Wednesday, October 21, 2015
Week #39 - New places in Cusco and a trip to Andahuaylas - and an unexpected quick return
When we have time on a P-day and the weather's nice, we will sometimes take a walk to the historical center of Cusco. It's really a large area, and in 9 months we haven't even seen half of what's there. This time, after a 45 min walk, we could turn left to Plaza de Armas or right. So we decided to go right up the hill to Plaza San Blas. It's still in the "tourist" area of Cusco, and there are shops and vendors open every day. A large selection of handmade necklaces on this table. They're about 20 Soles, or $6.25 each.
Here' a few nice ones close up. We decided to text our granddaughter Ava to see if she would like one, and she responded immediately, 2nd from the left.
I just happened to find a famous fashion model to pose with it.
Also, a photo of the model's new favorite purse, made with handspun and dyed Alpaca wool.
More fine Inca stonework surrounding the plaza
Also, we found the place where you can get real American food. At least as close as can be made by expatriate Brits. Milkshakes, waffles, yum!
A view from The Meeting Place into Plaza San Blas. It's rather small, but buzzes with commerce of all sorts.
Headed back down the hill to the Plaza de Armas, there are numerous shops and vendors with colorful wares tempting the tourists.
We ran into (more like acosted by) 2 of the locals, a little overdressed for everyday work, but really there for the tourists. This photo cost 5 Soles each for the women to pose - and I had to give the lamb a 1 sole propina (tip) as well.
Our travel schedule takes us next to Andahuaylas. This is one of the more remote parts of the Mission, and we decided to hire a car rather than being held captive on a bus or combi for 9 hours. With a car, I can control the speed (somewhat, by threatening to take away the propina), and we get to stop and take a break when we need or want to. We've just crossed one of the rivers, and we're "down" to about 8,000 feet, but the landscape is already turning to jungle (rainy season not started yet, note the dry hills in the background). It was warm and sunny, and a nice chance to walk around and stretch.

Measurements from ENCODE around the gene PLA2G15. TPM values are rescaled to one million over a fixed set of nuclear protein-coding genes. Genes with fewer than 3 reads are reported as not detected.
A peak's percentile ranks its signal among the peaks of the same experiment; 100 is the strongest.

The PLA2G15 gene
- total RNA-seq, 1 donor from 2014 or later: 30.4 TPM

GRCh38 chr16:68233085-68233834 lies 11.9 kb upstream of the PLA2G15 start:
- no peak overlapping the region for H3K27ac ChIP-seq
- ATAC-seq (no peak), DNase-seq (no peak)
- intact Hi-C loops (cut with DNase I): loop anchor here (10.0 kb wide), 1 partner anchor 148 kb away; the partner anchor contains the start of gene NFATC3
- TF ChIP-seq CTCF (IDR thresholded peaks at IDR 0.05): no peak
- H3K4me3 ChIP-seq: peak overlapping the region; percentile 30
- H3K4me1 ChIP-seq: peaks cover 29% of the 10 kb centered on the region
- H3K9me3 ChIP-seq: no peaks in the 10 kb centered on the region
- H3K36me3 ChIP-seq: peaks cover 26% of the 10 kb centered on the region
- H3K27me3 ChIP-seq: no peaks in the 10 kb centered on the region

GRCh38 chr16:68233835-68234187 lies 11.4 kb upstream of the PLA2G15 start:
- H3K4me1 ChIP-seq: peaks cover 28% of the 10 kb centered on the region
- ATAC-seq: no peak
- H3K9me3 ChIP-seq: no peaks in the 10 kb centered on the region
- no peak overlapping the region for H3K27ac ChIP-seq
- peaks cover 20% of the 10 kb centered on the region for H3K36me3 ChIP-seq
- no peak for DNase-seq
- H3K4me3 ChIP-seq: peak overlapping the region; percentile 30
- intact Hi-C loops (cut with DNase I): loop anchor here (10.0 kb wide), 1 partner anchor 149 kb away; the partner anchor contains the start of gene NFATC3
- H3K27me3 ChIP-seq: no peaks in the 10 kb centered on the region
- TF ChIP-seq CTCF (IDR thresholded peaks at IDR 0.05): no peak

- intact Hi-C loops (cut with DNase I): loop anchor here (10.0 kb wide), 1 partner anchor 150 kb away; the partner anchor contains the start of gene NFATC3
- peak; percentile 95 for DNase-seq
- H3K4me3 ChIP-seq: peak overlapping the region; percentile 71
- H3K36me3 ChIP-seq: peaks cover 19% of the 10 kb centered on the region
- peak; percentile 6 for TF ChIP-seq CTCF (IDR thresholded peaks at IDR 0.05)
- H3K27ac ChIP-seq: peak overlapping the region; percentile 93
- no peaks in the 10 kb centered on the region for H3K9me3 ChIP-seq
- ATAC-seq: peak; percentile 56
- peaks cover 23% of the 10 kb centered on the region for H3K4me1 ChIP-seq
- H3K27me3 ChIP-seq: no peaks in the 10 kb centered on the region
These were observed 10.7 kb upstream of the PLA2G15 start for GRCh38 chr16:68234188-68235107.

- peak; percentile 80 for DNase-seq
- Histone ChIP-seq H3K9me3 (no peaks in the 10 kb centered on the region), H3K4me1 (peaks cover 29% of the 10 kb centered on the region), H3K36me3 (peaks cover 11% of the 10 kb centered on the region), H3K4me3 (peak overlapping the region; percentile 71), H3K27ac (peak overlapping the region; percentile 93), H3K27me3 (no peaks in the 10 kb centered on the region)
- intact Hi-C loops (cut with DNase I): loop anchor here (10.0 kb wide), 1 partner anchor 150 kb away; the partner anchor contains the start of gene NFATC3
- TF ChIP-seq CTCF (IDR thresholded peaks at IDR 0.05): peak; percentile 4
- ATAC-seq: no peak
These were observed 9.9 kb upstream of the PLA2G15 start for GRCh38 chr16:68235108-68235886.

Unfortunately for us, the mangoes are still green. About another month or so, and they'll be ripe.
There's ripe mangoes somewhere, because we bought cups of frozen mango pulp for 1 sole each, and they were delicious!
Along the way, at one of the high passes, the driver asked if we wanted to see some ruins. "Ruins" are the local generic term for old Inca-era structures of all types, and doesn't necessarily mean that they are decayed or fallen down. It was time for a break, so we turned off the pavement for about half a KM, and then walked to a rather large open area on top that had this temple. This one was still in essentially original condition, and isn't on any list of top attractions, even though it is quite unique. The top is open and flat and the top walls are about waist high.
Hmm. Seems like we've seen a couple of these in other places was well.
Another pass, and we're way up in the clouds. Horses and other livestock grazing along the road. People live up here too. Still curious to me why they live in such remote, and rather inhospitable places, but I guess their families have been here for hundreds of years, so they may as well stay.
Finally we make it to Andahuaylas. A very picturesque and lovely town. Like most places, it's built all over the hills. There are 3 branches of the Church here and in the surrounding area.
The Andahauylas Zone of missionaries. We arrived in time for me to make their weekly Monday 6pm meeting. Hna J decided to get some rest from the twisty roads, and elected to pass tonight.